Over the next twenty-four hours or so, I responded to the angry onslaught. I tried hard to be professional, striving for a calm, neutral tone, reviewing the specific calculations that had gone into the grades in question and reminding students that I’d graded them exactly as the syllabus had said I would.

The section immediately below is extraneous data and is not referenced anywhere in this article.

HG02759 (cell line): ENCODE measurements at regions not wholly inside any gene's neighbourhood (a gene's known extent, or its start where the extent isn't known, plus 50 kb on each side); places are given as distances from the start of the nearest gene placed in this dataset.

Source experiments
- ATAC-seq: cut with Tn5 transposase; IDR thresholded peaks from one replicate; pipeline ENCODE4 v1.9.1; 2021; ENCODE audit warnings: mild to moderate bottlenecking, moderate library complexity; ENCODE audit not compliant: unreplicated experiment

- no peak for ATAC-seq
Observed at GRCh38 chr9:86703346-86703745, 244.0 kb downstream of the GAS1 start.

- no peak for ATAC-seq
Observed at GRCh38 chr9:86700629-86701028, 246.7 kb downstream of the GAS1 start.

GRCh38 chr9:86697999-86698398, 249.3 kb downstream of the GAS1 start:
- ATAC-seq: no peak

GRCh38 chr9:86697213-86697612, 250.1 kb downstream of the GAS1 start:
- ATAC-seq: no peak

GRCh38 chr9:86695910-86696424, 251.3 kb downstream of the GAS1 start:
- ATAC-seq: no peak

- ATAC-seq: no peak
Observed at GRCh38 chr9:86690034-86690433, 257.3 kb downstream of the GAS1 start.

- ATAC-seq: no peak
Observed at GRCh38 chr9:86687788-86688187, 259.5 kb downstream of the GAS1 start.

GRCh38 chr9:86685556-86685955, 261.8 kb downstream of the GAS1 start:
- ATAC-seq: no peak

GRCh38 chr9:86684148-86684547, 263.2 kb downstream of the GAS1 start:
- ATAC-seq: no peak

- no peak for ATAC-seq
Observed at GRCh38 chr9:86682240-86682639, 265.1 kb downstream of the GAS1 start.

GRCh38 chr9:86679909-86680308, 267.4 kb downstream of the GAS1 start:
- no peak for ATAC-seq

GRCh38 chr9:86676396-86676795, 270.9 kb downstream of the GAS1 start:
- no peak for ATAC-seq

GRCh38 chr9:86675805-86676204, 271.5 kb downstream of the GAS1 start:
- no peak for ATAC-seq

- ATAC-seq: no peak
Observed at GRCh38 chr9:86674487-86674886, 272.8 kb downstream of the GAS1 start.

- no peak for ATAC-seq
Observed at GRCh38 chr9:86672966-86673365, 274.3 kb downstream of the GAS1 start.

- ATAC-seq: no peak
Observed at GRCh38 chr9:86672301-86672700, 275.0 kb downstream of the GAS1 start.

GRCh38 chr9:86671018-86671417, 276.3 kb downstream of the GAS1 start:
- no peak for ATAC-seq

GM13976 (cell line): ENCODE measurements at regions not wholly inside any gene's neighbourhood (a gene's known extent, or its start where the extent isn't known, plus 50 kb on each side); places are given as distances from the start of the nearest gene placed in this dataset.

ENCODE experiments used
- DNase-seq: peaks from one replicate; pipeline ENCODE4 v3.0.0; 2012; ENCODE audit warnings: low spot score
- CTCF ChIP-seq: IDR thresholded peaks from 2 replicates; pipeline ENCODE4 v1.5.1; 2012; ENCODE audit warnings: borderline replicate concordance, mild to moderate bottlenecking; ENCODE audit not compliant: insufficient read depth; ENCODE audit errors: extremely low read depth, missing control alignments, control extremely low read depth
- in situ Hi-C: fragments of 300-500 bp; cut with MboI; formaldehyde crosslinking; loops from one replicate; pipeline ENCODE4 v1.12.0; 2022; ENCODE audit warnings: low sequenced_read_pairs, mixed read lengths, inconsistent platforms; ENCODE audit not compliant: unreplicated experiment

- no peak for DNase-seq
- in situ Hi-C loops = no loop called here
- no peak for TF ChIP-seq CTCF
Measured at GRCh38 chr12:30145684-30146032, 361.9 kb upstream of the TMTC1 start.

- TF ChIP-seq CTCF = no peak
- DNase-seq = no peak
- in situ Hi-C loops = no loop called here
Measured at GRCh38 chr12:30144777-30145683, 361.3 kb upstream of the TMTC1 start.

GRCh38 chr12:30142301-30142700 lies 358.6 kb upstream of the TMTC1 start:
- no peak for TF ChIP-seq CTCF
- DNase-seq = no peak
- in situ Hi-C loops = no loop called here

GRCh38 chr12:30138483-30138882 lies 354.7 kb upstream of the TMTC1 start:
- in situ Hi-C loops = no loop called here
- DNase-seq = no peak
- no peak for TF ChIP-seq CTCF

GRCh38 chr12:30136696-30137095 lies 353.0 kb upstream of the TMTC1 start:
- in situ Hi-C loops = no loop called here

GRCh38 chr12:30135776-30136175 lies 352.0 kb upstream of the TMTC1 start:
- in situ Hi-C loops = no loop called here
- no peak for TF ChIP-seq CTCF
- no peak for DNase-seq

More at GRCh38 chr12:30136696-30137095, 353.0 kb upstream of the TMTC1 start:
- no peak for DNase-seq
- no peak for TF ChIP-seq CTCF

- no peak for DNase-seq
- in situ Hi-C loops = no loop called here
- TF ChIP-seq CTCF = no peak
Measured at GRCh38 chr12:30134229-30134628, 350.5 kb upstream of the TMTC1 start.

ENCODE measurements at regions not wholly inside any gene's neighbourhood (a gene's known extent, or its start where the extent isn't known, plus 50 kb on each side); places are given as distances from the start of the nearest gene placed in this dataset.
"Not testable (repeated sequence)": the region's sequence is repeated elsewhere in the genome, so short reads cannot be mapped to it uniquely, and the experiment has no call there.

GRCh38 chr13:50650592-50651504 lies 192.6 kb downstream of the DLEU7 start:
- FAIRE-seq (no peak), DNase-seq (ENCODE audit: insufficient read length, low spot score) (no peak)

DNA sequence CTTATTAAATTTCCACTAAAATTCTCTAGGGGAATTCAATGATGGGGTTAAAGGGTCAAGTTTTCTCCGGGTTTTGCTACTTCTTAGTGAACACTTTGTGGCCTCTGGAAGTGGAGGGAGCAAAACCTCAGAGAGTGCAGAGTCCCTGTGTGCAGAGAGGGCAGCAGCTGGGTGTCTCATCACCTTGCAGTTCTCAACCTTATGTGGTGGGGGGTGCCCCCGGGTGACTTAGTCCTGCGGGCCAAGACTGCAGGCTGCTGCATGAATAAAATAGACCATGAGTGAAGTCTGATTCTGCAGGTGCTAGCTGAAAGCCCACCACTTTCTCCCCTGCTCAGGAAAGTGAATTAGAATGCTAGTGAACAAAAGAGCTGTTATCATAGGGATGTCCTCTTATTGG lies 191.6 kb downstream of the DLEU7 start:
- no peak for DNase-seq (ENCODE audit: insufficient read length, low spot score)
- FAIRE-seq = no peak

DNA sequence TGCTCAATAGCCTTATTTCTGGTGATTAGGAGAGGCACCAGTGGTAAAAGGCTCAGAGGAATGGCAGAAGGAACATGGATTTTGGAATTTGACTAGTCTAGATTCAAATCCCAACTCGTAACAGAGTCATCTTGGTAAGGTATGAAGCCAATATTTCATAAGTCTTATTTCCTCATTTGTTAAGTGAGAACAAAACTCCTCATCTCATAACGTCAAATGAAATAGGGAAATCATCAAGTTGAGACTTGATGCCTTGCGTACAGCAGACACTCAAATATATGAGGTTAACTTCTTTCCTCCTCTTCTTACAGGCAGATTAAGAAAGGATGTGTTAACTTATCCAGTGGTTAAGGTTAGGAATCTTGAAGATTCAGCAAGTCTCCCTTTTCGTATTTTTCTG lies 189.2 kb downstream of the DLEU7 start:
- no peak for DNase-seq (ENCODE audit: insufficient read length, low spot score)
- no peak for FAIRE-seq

Just when it seemed to have died down and I was sitting back on my heels in emotional exhaustion, I received yet another email of fury, this time from a professor to whom I’d just submitted a seminar paper. This professor is noted for her passionate devotion to Marxist psychoanalysis in the tradition of Althusser, Lacan, and Zizek, and for her dramatic, intense, quite personal teaching style. Although I wouldn’t dismiss all work Marxism or psychoanalysis out of hand, neither currently interests me as an approach to literature, and so I’d written my paper without any reference to the theories around which she’d structured the class. Since my annotated bibliography, which she approved, didn’t include any Marxists or psychoanalysts, she shouldn’t have been surprised by my paper, but she was incensed. Every sentence in her email contained at least one word in all caps. She had never, in all her teaching career, she informed me, received a paper that had so little to do with the class itself, or with the concerns that were so central to it. She could not believe I had handed a paper so remote from the concerns of these theorists. I gave her no choice but to demand to see a paper I’d written the previous semester on the same literature she had taught. She all but accused me of plagiarism.